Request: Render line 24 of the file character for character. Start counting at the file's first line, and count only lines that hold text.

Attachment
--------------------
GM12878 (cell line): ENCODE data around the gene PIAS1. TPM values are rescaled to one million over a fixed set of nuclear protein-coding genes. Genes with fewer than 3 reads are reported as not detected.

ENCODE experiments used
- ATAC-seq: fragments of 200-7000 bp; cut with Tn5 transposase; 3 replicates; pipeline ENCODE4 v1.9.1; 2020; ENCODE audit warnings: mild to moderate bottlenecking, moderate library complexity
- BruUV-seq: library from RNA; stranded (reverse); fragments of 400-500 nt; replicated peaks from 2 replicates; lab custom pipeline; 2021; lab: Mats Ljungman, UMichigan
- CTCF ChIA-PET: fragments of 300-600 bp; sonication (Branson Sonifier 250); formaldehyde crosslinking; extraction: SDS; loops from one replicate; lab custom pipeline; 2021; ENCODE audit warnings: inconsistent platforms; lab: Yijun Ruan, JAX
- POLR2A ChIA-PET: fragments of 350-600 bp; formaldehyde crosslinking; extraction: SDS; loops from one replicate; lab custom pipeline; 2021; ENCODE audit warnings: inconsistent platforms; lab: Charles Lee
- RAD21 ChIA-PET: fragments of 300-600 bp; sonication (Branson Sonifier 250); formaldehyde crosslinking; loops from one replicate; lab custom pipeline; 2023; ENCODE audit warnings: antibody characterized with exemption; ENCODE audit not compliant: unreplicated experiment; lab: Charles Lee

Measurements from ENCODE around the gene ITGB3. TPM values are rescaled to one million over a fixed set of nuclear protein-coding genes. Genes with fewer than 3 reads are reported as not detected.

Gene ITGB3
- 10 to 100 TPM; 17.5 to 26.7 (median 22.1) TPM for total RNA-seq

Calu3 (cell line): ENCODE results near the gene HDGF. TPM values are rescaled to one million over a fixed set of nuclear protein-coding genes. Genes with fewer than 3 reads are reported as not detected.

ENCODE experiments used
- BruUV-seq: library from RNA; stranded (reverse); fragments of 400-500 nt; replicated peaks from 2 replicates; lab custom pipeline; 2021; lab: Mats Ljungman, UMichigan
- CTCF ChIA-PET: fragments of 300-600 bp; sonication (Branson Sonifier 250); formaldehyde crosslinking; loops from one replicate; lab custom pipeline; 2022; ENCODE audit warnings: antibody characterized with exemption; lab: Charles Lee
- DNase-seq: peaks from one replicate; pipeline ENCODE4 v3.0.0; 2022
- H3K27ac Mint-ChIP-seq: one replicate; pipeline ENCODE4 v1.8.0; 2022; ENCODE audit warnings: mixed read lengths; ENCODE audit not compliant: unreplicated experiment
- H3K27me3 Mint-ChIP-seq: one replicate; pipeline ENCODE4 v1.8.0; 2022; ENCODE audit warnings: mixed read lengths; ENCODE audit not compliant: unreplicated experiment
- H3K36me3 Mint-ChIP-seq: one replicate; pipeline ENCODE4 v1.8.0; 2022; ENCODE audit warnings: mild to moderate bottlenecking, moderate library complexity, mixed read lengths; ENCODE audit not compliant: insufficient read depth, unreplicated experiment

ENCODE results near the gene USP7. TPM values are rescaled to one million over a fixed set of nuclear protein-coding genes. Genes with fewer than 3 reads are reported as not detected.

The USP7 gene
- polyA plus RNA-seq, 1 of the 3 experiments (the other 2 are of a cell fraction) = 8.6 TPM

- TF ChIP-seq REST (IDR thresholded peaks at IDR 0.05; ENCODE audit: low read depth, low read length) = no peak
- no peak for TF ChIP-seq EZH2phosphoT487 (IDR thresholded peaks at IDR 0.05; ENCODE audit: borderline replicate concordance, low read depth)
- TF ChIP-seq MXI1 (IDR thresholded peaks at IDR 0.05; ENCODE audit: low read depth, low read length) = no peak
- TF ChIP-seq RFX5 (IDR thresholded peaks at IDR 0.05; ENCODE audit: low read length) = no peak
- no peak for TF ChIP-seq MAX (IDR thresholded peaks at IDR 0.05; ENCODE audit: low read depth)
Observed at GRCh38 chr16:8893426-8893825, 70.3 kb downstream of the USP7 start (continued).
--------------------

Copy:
- TF ChIP-seq MXI1 (IDR thresholded peaks at IDR 0.05; ENCODE audit: low read depth, low read length) = no peak